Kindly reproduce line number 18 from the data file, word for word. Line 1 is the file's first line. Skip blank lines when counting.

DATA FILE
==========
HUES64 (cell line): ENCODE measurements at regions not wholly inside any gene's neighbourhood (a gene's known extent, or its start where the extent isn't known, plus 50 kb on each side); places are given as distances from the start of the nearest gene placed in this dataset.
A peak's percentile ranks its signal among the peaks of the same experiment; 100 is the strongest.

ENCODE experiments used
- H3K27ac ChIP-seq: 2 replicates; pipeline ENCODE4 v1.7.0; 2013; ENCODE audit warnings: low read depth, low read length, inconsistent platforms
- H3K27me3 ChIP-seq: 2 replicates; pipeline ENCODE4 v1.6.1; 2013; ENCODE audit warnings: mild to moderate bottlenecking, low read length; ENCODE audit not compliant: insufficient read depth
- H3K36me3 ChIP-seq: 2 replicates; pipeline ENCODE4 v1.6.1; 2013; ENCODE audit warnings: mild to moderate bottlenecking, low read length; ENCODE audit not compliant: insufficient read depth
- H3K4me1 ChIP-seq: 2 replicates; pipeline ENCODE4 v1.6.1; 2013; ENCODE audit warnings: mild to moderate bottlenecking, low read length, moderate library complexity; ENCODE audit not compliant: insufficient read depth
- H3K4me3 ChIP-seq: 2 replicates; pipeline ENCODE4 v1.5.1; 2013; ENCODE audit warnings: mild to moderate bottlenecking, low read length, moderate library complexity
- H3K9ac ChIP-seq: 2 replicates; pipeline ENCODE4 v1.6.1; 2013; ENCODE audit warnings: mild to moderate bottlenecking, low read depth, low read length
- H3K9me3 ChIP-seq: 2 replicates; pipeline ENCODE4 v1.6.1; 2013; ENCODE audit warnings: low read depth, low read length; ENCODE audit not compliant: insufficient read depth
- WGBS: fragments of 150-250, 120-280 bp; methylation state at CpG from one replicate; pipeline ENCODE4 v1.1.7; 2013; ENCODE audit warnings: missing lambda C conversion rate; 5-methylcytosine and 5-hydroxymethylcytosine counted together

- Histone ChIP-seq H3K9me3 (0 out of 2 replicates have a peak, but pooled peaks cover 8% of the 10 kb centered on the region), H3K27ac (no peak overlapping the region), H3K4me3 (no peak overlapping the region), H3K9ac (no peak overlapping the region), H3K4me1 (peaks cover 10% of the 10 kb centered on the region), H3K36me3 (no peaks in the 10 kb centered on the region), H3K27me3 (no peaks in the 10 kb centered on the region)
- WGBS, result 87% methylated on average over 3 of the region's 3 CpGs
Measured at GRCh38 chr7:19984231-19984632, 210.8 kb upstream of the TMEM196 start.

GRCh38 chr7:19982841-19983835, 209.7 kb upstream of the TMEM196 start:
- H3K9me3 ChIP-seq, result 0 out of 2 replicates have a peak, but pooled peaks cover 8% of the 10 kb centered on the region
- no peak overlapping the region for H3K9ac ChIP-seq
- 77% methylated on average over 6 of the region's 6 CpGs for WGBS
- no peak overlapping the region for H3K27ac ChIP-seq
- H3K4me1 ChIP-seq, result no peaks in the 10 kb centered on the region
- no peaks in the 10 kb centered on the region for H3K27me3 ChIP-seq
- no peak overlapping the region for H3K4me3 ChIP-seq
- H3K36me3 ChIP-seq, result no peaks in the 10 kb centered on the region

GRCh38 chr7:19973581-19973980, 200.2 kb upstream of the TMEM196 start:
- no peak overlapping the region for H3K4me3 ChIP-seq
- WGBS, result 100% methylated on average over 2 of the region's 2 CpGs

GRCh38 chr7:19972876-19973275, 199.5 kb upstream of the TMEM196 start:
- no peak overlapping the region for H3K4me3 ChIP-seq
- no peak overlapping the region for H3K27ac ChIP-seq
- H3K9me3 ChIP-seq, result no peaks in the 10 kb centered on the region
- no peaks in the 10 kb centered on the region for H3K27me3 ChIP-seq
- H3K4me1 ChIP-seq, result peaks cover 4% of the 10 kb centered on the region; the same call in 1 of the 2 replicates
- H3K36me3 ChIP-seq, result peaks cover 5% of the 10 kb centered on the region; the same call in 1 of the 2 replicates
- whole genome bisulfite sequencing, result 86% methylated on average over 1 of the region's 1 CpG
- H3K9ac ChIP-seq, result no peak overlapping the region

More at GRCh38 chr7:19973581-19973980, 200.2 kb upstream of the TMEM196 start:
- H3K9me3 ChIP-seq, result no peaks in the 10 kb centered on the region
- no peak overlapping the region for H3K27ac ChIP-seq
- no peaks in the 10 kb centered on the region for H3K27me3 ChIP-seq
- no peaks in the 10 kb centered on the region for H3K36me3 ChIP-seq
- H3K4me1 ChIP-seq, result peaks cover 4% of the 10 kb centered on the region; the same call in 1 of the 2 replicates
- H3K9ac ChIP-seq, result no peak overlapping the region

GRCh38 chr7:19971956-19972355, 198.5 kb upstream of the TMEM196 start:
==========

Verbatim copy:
- 77% methylated on average over 6 of the region's 6 CpGs for WGBS